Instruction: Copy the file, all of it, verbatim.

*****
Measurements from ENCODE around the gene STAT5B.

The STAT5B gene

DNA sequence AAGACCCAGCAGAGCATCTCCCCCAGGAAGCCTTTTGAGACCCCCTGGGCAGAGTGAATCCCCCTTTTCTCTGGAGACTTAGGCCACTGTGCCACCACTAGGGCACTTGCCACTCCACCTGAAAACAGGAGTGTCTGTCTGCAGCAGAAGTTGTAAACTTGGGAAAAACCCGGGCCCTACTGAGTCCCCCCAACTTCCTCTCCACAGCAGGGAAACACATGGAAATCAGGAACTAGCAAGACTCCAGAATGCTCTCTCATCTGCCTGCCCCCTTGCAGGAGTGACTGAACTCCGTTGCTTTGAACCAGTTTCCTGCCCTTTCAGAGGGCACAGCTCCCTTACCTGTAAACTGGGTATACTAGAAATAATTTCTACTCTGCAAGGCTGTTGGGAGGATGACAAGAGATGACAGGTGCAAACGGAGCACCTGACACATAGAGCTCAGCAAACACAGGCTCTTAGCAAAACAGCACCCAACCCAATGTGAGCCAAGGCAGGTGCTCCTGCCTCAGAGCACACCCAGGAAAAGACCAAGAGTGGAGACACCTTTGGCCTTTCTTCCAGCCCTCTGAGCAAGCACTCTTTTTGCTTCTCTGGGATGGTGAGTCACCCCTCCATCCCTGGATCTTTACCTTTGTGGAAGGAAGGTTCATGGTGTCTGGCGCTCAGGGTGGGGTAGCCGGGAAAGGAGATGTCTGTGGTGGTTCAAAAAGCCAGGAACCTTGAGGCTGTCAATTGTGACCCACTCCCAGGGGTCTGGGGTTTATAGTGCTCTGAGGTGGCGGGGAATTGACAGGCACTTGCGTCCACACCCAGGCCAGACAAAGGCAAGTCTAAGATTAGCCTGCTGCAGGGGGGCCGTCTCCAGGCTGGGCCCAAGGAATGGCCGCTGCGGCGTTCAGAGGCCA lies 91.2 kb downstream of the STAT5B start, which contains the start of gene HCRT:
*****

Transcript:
Measurements from ENCODE around the gene STAT5B.

The STAT5B gene

DNA sequence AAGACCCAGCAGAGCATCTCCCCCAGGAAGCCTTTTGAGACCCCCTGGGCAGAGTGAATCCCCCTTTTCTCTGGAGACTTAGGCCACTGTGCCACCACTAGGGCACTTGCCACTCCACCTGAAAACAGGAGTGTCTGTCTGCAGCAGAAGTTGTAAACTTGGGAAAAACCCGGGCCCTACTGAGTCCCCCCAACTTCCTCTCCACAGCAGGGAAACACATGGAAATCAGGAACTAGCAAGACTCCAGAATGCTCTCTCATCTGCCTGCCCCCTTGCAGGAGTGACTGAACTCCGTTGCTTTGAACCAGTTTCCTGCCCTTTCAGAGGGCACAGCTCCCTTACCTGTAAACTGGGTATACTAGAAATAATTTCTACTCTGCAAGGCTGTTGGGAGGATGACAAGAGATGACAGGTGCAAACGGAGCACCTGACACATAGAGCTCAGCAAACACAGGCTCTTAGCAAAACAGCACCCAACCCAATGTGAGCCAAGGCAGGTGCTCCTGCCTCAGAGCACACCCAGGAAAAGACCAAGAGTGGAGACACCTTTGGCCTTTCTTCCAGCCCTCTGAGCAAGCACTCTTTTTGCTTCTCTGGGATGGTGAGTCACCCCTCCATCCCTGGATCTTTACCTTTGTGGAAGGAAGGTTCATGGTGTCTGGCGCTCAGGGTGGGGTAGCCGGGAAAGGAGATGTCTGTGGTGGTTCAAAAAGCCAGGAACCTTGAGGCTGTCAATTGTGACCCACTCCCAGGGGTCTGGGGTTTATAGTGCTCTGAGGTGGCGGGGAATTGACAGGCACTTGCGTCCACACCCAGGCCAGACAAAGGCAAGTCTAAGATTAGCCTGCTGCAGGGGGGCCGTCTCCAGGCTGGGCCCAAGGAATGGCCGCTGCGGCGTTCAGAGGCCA lies 91.2 kb downstream of the STAT5B start, which contains the start of gene HCRT: